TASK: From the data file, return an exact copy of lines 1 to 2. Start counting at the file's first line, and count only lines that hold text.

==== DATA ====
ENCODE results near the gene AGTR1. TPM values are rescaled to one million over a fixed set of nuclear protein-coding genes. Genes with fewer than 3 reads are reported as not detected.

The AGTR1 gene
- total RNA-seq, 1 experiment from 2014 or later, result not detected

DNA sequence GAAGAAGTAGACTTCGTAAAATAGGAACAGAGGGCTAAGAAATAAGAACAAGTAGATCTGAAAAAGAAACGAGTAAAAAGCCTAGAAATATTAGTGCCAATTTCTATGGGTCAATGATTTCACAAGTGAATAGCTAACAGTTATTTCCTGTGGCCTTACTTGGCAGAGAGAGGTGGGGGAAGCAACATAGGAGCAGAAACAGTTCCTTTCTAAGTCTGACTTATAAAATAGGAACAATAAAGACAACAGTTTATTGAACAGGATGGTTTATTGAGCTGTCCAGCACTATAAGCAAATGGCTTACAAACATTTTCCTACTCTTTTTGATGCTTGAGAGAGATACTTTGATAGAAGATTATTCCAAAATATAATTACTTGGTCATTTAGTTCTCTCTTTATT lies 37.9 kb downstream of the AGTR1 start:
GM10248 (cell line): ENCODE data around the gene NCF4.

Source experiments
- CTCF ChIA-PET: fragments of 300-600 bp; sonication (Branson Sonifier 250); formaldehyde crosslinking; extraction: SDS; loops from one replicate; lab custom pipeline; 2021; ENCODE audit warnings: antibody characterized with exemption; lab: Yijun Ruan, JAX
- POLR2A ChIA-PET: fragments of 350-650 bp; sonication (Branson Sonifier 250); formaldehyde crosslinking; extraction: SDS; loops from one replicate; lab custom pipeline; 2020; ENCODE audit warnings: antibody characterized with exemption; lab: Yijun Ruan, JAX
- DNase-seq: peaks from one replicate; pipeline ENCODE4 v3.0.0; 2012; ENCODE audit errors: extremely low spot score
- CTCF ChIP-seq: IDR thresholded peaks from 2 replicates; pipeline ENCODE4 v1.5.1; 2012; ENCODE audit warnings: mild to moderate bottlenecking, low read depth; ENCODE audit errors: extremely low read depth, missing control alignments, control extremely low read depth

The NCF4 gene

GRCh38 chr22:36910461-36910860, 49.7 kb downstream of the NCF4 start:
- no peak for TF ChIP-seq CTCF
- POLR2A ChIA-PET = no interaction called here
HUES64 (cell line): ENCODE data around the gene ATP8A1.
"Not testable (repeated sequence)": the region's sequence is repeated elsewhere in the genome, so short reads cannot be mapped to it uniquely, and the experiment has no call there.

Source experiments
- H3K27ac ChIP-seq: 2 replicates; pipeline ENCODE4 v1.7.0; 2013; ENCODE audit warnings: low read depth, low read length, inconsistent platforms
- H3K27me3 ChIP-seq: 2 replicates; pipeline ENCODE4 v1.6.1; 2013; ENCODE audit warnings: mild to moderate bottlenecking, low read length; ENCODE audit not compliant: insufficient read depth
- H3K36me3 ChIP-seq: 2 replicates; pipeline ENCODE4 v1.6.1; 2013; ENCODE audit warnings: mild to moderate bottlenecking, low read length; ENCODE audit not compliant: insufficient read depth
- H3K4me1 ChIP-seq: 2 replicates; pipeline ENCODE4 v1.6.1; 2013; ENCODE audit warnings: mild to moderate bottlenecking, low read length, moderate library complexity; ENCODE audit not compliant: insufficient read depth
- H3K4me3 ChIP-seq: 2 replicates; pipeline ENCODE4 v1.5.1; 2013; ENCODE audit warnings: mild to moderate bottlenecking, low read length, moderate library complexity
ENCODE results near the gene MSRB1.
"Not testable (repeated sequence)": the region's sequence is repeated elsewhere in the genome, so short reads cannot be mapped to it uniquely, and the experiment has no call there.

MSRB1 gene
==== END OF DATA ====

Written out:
ENCODE results near the gene AGTR1. TPM values are rescaled to one million over a fixed set of nuclear protein-coding genes. Genes with fewer than 3 reads are reported as not detected.

The AGTR1 gene